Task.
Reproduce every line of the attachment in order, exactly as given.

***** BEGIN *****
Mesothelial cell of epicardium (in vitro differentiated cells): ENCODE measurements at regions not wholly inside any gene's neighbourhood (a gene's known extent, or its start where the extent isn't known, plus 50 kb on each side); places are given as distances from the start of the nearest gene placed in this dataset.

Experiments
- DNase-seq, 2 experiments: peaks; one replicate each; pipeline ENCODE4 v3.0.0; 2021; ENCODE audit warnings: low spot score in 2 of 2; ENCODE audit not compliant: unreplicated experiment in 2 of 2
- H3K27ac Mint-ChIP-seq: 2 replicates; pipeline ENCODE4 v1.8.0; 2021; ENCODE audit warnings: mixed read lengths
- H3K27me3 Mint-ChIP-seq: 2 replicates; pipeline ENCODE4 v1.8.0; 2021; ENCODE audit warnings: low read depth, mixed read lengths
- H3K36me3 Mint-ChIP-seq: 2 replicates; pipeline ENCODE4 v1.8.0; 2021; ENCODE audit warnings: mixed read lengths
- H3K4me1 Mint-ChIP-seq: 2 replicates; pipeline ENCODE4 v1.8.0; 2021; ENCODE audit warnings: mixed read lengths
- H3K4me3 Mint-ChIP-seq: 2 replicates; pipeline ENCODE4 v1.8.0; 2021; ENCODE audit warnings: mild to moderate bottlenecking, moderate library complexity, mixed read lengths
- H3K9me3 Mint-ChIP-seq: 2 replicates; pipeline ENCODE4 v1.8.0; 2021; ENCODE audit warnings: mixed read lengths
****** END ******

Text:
Mesothelial cell of epicardium (in vitro differentiated cells): ENCODE measurements at regions not wholly inside any gene's neighbourhood (a gene's known extent, or its start where the extent isn't known, plus 50 kb on each side); places are given as distances from the start of the nearest gene placed in this dataset.

Experiments
- DNase-seq, 2 experiments: peaks; one replicate each; pipeline ENCODE4 v3.0.0; 2021; ENCODE audit warnings: low spot score in 2 of 2; ENCODE audit not compliant: unreplicated experiment in 2 of 2
- H3K27ac Mint-ChIP-seq: 2 replicates; pipeline ENCODE4 v1.8.0; 2021; ENCODE audit warnings: mixed read lengths
- H3K27me3 Mint-ChIP-seq: 2 replicates; pipeline ENCODE4 v1.8.0; 2021; ENCODE audit warnings: low read depth, mixed read lengths
- H3K36me3 Mint-ChIP-seq: 2 replicates; pipeline ENCODE4 v1.8.0; 2021; ENCODE audit warnings: mixed read lengths
- H3K4me1 Mint-ChIP-seq: 2 replicates; pipeline ENCODE4 v1.8.0; 2021; ENCODE audit warnings: mixed read lengths
- H3K4me3 Mint-ChIP-seq: 2 replicates; pipeline ENCODE4 v1.8.0; 2021; ENCODE audit warnings: mild to moderate bottlenecking, moderate library complexity, mixed read lengths
- H3K9me3 Mint-ChIP-seq: 2 replicates; pipeline ENCODE4 v1.8.0; 2021; ENCODE audit warnings: mixed read lengths